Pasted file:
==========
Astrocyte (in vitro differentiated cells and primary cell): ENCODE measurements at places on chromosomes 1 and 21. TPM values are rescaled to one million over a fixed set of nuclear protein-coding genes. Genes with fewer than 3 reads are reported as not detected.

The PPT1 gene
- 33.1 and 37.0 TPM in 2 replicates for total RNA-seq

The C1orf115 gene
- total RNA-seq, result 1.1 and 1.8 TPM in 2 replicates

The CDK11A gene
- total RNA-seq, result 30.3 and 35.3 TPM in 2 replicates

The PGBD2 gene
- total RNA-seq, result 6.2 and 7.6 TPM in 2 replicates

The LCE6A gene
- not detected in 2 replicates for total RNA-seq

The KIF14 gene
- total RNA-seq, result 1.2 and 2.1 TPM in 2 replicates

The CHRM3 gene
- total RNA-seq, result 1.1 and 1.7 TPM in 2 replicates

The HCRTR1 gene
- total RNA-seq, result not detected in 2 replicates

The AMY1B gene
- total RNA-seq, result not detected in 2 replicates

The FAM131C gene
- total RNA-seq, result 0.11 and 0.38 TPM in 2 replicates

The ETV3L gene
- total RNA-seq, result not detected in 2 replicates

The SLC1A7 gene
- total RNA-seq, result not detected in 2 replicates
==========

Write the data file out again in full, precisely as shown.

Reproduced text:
Astrocyte (in vitro differentiated cells and primary cell): ENCODE measurements at places on chromosomes 1 and 21. TPM values are rescaled to one million over a fixed set of nuclear protein-coding genes. Genes with fewer than 3 reads are reported as not detected.

The PPT1 gene
- 33.1 and 37.0 TPM in 2 replicates for total RNA-seq

The C1orf115 gene
- total RNA-seq, result 1.1 and 1.8 TPM in 2 replicates

The CDK11A gene
- total RNA-seq, result 30.3 and 35.3 TPM in 2 replicates

The PGBD2 gene
- total RNA-seq, result 6.2 and 7.6 TPM in 2 replicates

The LCE6A gene
- not detected in 2 replicates for total RNA-seq

The KIF14 gene
- total RNA-seq, result 1.2 and 2.1 TPM in 2 replicates

The CHRM3 gene
- total RNA-seq, result 1.1 and 1.7 TPM in 2 replicates

The HCRTR1 gene
- total RNA-seq, result not detected in 2 replicates

The AMY1B gene
- total RNA-seq, result not detected in 2 replicates

The FAM131C gene
- total RNA-seq, result 0.11 and 0.38 TPM in 2 replicates

The ETV3L gene
- total RNA-seq, result not detected in 2 replicates

The SLC1A7 gene
- total RNA-seq, result not detected in 2 replicates